With our transition to online learning in response to COVID-19, we're aware that many of our school families have questions about their home Internet service. Some don't have Internet service at all and are wondering how to get it, and others are finding that their current service simply isn't able to keep up with their increased needs. With this in mind, we've prepared a basic guide to help you find available Internet service providers in your area, understand which types of service are best, and evaluate options from different providers.

Many providers have suspended installations in response to COVID-19. However, many are making exceptions to this rule for students and teachers to enable education to continue during this time. In addition, some providers are offering free installation and/or service for a period of time for students and teachers; we will make note of such offers below as we become aware of them.

Finding Available Providers

To find the available providers for your home, we recommend using the Fixed Broadband Deployment tool created by the FCC. Using this tool, you can enter your address and see the available providers for your area. The tool will show you the providers able to service your area and the type of service they provide. You can access this tool at the link below:

๐Ÿ‘‰ ๐Ÿ‘ˆย 

Here's an example showing how to use the tool. This tool will work on a computer, tablet, or phone. After entering your address, you will be able to view a list of providers in your area. This does not guarantee that a particular provider will be able to offer service at your exact address; you will need to call a particular provider to verify the availability of service at your location. We've provided a list of phone numbers for providers in our area as reported by the FCC broadband map below.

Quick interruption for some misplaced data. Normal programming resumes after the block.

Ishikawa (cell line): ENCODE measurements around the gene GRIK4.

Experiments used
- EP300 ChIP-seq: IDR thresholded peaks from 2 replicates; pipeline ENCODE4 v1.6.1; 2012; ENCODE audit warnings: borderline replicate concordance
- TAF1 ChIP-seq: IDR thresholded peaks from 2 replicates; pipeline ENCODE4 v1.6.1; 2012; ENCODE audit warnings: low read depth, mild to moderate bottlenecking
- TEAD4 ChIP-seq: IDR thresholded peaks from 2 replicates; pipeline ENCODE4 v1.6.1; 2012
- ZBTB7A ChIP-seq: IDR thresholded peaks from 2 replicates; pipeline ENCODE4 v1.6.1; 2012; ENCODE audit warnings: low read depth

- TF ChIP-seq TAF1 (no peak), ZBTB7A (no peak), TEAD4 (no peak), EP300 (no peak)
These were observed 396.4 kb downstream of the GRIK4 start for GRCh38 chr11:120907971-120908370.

Choosing a Provider

Once you've done a search for your location using the FCC tool, you'll see a list of available providers and the technology they use to provide Internet service as shown in the image below. Rather than looking at specific Internet speeds, we recommend choosing a provider based on the technology they provide. We've found that the FCC map doesn't always accurately report the speeds available from different providers, so we recommend evaluating providers from this chart based on the technology they use. You may also find that some providers are listed twice. We're not sure why the tool does this, butย 

Residential Internet Service Technologies: A Reference

We've provided a quick reference to the technologies generally available in our area below, listed in recommended order. You likely won't have all options available in your area, so we recommend choosing the most highly recommended technology available for your location. Generally speaking for the Susquehanna Valley, cable connections will offer the best option where available.

Technology Notes
Fiber Internet is delivered to your home using fiber optic cabling. This is generally the best service available, but is not widely accessible for residential use in the Susquehanna Valley and surrounding areas. Example Provider: Verizon FIOS